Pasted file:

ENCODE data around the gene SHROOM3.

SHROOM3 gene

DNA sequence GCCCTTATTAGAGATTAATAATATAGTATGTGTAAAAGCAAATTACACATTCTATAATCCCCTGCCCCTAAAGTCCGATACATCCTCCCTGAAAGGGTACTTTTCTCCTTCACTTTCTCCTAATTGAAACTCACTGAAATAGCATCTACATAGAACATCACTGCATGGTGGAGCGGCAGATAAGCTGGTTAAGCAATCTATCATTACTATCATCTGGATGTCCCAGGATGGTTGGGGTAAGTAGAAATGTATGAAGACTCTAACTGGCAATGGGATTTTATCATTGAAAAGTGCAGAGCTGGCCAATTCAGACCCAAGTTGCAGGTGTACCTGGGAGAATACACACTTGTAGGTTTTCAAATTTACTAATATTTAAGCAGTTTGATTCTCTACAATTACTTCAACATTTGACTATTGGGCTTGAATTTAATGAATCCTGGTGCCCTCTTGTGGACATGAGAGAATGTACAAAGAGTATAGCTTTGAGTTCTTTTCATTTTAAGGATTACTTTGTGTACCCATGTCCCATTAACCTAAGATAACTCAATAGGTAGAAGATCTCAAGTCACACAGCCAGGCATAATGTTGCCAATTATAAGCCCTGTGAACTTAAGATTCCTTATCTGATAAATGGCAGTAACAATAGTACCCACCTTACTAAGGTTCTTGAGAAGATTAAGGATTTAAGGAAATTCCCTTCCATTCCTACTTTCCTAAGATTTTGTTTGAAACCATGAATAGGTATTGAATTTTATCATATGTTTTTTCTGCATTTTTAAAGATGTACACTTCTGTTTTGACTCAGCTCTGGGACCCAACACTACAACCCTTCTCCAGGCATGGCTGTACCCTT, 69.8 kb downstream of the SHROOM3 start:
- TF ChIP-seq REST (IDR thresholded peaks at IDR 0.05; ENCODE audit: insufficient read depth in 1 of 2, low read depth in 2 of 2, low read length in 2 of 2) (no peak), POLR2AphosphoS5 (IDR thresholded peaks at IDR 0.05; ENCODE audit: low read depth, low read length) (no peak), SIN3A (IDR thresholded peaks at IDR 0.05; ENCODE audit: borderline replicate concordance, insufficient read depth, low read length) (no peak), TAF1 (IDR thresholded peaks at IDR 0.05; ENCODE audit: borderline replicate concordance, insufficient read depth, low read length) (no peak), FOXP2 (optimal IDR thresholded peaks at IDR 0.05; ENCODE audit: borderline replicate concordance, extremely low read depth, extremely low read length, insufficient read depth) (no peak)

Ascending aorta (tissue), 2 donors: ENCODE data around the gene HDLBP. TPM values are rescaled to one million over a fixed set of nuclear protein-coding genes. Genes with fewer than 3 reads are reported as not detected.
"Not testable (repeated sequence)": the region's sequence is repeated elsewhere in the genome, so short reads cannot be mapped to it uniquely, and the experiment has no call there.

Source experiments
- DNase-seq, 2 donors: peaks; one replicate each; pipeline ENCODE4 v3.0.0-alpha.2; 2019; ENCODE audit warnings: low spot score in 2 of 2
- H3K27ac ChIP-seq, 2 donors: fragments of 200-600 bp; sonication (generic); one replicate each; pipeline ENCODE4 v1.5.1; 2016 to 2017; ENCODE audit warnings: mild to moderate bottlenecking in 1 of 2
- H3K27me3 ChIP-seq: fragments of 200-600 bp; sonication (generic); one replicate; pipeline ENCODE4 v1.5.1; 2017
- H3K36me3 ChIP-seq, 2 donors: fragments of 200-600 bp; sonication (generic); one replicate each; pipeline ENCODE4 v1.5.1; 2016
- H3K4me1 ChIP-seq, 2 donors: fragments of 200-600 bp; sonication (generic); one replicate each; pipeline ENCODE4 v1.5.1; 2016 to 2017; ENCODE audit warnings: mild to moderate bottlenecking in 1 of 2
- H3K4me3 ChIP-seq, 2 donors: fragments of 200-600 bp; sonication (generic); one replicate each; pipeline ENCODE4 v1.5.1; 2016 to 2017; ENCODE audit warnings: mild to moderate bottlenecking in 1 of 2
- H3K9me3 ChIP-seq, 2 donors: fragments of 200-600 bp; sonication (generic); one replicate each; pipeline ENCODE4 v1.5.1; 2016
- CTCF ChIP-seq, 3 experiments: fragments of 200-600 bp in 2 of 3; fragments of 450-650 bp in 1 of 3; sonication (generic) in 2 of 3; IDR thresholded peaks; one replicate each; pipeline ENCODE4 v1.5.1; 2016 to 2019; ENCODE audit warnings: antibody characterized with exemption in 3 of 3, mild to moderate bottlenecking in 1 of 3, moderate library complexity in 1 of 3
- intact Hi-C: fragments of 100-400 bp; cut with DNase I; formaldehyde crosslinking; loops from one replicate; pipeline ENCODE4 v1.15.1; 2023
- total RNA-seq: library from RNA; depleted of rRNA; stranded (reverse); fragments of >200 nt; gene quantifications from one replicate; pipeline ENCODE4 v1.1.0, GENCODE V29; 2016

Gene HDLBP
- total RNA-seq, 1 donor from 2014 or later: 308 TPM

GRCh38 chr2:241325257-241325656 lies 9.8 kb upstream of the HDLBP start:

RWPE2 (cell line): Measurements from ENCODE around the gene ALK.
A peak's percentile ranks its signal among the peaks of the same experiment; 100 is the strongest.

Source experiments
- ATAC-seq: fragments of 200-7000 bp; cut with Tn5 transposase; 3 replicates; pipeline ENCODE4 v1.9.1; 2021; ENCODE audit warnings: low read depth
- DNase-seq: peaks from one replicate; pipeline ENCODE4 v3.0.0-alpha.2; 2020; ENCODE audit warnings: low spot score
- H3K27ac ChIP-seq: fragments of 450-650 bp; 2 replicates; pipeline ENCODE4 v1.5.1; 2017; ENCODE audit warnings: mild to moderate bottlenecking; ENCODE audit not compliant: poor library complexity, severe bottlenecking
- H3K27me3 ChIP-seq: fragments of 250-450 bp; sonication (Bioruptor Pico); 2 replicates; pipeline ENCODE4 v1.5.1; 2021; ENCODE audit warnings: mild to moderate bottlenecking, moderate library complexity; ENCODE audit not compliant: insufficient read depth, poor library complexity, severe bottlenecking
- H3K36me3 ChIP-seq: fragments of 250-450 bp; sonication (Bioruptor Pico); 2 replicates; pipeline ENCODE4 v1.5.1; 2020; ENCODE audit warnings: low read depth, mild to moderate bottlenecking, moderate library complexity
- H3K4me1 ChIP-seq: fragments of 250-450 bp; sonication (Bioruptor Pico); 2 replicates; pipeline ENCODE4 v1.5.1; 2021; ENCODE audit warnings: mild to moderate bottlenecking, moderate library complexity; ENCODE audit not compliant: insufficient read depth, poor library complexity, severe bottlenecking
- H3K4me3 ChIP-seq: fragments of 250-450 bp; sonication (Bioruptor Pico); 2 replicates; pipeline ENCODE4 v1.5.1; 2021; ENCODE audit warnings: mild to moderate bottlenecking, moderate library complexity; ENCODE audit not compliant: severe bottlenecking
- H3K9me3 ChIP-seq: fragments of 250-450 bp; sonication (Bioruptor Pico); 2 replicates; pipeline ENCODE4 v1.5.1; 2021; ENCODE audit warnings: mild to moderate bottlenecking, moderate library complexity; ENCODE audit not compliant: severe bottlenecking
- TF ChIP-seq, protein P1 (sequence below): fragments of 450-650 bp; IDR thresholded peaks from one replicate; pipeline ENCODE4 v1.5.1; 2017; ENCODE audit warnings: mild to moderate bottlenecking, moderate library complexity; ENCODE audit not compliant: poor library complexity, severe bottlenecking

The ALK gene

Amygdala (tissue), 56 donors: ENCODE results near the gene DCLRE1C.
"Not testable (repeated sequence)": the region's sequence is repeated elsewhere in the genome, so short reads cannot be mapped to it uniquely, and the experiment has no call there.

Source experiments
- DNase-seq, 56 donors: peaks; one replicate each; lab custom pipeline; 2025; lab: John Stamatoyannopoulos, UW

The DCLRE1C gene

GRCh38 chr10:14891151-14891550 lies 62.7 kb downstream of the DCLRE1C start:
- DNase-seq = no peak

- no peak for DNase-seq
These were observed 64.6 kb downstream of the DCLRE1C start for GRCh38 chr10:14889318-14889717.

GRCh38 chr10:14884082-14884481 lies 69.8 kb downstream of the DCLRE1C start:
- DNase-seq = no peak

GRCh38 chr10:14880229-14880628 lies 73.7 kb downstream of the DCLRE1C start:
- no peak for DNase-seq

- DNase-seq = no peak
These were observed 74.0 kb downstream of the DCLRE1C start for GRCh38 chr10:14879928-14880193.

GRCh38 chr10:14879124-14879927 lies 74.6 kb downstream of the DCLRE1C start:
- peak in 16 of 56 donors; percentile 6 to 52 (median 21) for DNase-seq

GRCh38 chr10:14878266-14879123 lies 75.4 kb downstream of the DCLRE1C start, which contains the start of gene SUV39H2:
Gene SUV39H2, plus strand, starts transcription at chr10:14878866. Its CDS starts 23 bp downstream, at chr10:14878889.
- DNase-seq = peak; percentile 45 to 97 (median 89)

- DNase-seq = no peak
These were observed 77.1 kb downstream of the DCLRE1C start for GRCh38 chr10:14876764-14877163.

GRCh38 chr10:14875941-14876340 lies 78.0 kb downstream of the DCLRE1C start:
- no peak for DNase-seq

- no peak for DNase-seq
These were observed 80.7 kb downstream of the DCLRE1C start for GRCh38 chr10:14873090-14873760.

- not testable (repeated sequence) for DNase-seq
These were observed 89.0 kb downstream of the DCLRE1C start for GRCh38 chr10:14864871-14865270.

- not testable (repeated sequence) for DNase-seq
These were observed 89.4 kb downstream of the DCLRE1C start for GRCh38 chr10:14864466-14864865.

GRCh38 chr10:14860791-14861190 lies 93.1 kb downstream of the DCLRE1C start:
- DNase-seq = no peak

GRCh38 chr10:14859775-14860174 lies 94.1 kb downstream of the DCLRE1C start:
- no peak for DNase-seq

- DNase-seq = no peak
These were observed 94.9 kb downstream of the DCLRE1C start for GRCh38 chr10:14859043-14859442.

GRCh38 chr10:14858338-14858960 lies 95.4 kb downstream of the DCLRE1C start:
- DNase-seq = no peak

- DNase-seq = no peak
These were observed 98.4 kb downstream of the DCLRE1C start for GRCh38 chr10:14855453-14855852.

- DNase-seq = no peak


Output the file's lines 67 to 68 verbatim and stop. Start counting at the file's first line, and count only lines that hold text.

- no peak for DNase-seq

- DNase-seq = no peak